My younger daughter took more of a meandering path up to the bar(bell). Naturally athletic, she enjoys playing organized and recreational sports, and she built a solid base of strength during her years of rock climbing. At 15, she is a regular member of the gym (and Pantheon Barbell) and has spent the past year getting acquainted with powerlifting. She enjoys training for raw strength, and has noticed the stark difference in how she feels when she trains regularly vs when she doesn’t.
So, should parents train with their kids?
That is a loaded question and of course, like every other health- and -fitness-related question, the answer is…it depends. Depends on the parents’ circumstances, depends on the age, maturity level, and interest of the children – among other things.
I am the last person who’s going to judge any other parent for making the best possible decision for themselves and their kids. What follows is just what I think based on my experiences – the ideas about exercise I inherited from my parents, and what I’ve learned from 15 years of training people in the gym from all walks of life – from pre-teens to young parents to established professionals to octogenarians. And this is not going to be a popular opinion, but here it is anyway: the gym is not (usually) a place for young kids.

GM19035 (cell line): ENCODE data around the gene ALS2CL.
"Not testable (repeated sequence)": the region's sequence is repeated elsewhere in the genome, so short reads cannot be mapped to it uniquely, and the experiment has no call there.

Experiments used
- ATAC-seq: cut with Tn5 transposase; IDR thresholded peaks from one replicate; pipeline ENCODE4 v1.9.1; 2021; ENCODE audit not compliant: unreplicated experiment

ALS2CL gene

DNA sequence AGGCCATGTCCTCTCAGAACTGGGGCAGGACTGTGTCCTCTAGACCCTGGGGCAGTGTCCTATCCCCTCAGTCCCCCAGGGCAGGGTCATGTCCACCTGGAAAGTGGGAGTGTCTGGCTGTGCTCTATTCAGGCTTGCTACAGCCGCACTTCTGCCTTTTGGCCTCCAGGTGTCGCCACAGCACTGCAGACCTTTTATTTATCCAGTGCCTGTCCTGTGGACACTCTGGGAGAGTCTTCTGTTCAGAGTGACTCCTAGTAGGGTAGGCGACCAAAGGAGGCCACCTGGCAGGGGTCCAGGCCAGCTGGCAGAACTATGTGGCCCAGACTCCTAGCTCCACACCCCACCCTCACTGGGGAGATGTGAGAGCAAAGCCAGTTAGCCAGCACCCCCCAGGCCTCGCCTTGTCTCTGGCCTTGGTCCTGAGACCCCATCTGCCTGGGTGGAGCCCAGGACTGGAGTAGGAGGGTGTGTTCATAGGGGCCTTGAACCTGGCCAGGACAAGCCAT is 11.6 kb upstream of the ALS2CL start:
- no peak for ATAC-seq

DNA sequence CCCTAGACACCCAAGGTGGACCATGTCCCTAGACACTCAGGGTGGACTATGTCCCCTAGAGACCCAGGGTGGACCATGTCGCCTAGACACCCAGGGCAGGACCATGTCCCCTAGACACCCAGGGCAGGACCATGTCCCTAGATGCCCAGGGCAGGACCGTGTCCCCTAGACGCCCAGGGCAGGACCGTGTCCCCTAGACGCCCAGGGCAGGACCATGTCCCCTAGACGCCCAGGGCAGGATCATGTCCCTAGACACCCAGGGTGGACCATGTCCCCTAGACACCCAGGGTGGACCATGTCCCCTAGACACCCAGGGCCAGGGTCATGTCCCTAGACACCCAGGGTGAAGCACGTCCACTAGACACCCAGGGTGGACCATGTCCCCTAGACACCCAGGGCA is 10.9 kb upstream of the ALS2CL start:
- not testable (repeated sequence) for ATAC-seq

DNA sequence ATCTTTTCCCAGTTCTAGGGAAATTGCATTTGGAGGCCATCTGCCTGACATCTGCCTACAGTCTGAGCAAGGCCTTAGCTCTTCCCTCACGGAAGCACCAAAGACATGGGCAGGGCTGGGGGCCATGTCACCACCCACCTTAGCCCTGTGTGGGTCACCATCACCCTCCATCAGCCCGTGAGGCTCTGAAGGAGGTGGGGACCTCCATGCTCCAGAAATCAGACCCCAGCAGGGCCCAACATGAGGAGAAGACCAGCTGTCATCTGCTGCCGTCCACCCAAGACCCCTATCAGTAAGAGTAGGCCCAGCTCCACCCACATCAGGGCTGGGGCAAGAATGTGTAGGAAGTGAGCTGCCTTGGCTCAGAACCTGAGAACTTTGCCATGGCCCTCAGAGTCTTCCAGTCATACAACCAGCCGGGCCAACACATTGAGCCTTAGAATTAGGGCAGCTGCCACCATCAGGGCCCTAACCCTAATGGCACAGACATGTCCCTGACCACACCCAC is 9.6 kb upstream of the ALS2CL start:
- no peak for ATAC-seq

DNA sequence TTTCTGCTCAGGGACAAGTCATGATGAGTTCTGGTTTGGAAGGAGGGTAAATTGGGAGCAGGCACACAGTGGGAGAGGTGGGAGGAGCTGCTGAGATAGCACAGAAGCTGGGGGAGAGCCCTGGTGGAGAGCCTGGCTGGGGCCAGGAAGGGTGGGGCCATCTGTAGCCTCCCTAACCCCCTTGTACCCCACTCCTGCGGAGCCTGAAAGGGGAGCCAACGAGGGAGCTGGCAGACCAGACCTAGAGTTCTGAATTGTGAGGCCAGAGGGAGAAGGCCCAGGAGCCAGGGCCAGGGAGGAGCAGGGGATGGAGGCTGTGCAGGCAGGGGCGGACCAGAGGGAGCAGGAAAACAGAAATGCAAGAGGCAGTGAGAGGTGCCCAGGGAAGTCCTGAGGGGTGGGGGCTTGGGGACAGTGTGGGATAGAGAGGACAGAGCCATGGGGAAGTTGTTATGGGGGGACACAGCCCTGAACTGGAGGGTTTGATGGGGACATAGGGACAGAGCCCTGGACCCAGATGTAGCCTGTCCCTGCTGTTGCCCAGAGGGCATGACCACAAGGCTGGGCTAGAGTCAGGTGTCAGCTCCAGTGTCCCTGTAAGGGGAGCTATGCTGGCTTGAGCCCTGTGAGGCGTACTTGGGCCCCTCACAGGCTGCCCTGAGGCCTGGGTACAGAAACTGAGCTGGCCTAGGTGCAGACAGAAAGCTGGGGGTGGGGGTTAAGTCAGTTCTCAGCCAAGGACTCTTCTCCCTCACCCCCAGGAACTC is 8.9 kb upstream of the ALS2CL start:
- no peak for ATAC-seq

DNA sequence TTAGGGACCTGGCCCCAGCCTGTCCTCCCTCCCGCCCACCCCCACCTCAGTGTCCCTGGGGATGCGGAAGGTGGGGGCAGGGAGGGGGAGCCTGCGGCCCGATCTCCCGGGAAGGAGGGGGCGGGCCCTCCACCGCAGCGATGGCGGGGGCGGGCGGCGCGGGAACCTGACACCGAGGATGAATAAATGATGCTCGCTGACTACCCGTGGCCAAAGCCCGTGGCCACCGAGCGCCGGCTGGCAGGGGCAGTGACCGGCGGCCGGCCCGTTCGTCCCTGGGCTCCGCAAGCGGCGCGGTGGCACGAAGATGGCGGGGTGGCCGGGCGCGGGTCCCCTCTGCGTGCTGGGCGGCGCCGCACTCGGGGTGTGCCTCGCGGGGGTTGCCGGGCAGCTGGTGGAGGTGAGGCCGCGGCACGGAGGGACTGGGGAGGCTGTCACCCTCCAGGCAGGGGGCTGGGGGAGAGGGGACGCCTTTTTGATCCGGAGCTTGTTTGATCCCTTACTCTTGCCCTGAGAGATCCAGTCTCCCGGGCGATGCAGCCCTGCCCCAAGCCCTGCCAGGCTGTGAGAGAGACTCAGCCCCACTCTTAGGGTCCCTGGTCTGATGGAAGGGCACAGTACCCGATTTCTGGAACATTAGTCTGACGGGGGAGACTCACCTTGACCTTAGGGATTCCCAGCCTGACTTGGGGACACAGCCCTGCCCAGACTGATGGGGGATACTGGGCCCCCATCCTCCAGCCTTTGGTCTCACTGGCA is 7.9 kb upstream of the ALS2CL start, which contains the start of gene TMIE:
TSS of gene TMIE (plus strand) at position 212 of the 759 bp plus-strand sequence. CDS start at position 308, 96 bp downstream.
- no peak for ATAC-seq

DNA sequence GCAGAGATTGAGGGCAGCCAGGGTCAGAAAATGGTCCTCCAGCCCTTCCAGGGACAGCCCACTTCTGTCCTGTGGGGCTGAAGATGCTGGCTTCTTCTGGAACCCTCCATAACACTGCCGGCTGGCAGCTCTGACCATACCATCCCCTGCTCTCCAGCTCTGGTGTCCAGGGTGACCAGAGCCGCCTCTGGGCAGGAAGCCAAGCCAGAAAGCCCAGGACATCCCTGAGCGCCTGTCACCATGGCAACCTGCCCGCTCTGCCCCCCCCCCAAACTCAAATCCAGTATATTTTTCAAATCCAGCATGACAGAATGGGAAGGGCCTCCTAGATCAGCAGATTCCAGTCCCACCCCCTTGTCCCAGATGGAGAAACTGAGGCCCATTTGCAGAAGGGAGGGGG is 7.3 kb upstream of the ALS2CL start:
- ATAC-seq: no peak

Hang on, before you decide I’m an asshole and navigate off this page, let me explain in a little more detail. First there is the issue of safety: kids are not known for their calm judgement and peripheral awareness, so if they are ambulatory, they need constant supervision from someone. The second big issue (which stems from the first) is that when a parent goes to the gym, more often than not they are there to get their own workout in, not supervise and teach their kids how to use the gym responsibly, at the expense of their own workout time. I know I’m not alone in that when my kids were young, the ONLY time I could carve out to think thoughts and focus on myself and try and feel like a person was my gym time. And in that one hour of the day when I managed to escape from the madness, I would not have wanted to be tripping over other people’s semi-supervised kids in the gym. For this reason alone, if clients ask me if they can bring kids to their workout, the answer is usually no – because if they are going to get a good workout in, they need to be able to focus on themselves.